• Data centers help harness the power of data and compute. Your data center is part of the cloud; there’s no question about it. Now, whether you’re leveraging your own data center, a colocation provider, or a dedicated data center service, you can still harness the power of your infrastructure for content delivery. Traditionally, housing massive amounts of cache or data just didn’t make sense, or was too expensive. Now, you can create low-cost (and even free) CDN solutions to help control how and where data lives. Most of all, you can use data center interconnects to integrate with other big CDN partners like Amazon CloudFront, Akamai, Azure CDN, Level 3, Yottaa, and many others.

  • CDNs will become a bigger part of the traditional data center in the future. As mentioned earlier, you can integrate CDN solutions into your own data center, or you can create partnerships where you extend your data. CloudFlare, for example, will cache content to its edge locations – to act as a CDN – and then reverse proxy requests and deliver cached content directly from its ecosystem. If you have multiple data centers, you can use your own caching mechanisms or even partner with a CDN to help you deliver the data. The point is that you have options; you don’t have to host all of your data with one CDN provider.

  • Your data center can become a CDN for your business. As mentioned earlier, it’s easier than ever to create powerful CDN environments. And, as more organizations grow their requirements around data, CDN technologies will become even more impactful. If you’re leveraging some type of cloud ecosystem today, there’s a good chance that your cloud provider can offer CDN services as well. Similarly, you can create your own CDN options which specifically aim to optimize business operations. Remember, your data center is an integral part of the business and holds your IT’s most critical resources. If you’re heavily distributed, you can leverage your existing data center sites to create caching engines and enable CDN operations. Similarly, partnering with a CDN provider can unlock the delivery power of your data center and further enhance the overall business.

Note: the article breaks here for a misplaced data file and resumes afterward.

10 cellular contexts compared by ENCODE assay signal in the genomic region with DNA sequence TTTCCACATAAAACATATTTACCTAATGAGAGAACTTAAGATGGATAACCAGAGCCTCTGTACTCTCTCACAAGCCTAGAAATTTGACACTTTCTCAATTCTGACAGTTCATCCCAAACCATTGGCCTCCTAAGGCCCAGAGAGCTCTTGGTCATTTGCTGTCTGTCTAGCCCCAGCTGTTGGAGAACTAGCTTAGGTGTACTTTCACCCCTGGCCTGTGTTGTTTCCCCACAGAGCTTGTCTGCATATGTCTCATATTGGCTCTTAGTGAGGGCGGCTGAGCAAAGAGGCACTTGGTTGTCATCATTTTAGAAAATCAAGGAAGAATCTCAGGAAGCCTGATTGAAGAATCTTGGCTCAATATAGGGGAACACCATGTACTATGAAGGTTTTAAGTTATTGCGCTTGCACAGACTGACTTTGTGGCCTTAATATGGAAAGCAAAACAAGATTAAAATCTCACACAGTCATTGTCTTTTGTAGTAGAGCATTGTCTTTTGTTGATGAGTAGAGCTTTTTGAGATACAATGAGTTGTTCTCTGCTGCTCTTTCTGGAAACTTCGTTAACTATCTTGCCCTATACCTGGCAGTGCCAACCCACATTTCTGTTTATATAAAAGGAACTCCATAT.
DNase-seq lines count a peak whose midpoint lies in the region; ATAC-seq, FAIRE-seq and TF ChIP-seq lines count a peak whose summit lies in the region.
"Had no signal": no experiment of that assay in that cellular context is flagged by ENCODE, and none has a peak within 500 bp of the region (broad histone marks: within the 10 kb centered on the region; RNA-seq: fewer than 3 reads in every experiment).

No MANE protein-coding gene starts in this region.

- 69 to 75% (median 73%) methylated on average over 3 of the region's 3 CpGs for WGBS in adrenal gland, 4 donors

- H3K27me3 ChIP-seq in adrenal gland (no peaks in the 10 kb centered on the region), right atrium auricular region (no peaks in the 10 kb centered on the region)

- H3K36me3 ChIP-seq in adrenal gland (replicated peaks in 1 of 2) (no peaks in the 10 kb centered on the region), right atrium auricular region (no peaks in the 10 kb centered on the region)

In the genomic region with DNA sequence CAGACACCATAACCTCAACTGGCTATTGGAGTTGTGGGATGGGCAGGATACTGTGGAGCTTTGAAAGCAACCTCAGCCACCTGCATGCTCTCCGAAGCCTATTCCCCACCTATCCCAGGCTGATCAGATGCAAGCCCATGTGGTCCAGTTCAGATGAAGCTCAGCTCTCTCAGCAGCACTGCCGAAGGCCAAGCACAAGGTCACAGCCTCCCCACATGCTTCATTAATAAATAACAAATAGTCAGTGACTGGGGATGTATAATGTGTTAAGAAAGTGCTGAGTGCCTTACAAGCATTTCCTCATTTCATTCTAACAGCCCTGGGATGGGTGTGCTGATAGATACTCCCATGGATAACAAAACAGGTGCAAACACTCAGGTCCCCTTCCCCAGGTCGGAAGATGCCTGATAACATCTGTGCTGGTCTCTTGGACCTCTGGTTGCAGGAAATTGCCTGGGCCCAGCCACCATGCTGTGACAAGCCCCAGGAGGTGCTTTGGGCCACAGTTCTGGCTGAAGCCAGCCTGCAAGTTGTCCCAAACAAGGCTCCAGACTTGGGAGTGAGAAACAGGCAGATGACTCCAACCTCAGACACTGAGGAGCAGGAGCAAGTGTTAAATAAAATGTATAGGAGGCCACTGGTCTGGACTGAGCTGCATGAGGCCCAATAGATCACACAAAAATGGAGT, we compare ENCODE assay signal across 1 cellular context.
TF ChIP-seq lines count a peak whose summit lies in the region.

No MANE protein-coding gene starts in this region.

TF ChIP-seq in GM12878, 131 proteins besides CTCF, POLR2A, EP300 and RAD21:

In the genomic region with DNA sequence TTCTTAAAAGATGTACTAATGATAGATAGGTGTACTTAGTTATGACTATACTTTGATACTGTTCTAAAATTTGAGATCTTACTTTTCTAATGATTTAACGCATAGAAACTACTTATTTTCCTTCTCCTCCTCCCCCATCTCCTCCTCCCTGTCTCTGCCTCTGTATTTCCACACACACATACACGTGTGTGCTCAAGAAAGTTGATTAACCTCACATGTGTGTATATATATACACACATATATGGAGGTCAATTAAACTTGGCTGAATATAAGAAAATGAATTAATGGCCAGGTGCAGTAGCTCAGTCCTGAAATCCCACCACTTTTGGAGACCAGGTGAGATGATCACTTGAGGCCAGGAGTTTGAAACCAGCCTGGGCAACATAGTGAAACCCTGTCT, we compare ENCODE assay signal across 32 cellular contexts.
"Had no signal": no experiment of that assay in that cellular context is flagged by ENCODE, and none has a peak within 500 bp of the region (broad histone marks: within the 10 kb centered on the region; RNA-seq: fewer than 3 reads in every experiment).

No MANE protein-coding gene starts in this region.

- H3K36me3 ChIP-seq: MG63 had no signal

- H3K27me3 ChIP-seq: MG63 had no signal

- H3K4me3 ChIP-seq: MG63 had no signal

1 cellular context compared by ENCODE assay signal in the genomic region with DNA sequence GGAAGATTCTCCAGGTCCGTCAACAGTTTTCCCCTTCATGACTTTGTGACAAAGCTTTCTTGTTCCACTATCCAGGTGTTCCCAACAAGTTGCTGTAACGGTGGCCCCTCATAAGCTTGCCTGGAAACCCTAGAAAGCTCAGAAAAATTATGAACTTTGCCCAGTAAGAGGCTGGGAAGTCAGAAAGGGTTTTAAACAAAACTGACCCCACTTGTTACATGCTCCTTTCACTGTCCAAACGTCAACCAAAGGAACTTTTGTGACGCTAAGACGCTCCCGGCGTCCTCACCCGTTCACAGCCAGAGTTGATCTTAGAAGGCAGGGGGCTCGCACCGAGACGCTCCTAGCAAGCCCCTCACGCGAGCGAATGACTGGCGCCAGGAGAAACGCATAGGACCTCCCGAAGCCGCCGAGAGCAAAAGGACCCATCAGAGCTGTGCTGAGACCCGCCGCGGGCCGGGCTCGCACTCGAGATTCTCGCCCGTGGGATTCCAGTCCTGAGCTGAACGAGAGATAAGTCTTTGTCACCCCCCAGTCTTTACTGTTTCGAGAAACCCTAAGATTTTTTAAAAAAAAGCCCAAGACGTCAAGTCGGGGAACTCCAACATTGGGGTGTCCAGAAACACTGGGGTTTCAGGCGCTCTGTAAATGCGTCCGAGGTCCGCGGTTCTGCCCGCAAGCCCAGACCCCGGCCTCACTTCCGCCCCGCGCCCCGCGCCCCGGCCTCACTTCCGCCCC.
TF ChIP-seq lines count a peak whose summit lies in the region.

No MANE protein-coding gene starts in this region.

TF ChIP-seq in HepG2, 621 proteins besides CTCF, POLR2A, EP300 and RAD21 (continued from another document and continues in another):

Cisco’s report pointed out that CDN traffic will deliver over half of all internet video traffic by 2019. And, by 2019, 72% of all Internet video traffic will cross content delivery networks, compared with 57% in 2014.

Moving forward, organizations will need to find better ways to deliver rich content. This can be as simple as training videos for sales people, all the way to rich media (think premium subscription services) being consumed as a service. The point is that you can create CDN environments both within a partner ecosystem and on your own. Still, optimization around network and content delivery is a must. This means working with content delivery platforms which meet your specific requirements. If this is new ground for your organization and IT team, work with a partner; it’ll be worth it.

About the Author(s)

Bill Kleyman

Bill Kleyman has more than 15 years of experience in enterprise technology. He also enjoys writing, blogging, and educating colleagues about tech. His published and referenced work can be found on Data Center Knowledge, AFCOM, ITPro Today, InformationWeek, NetworkComputing, TechTarget, DarkReading, Forbes, CBS Interactive, Slashdot, and more.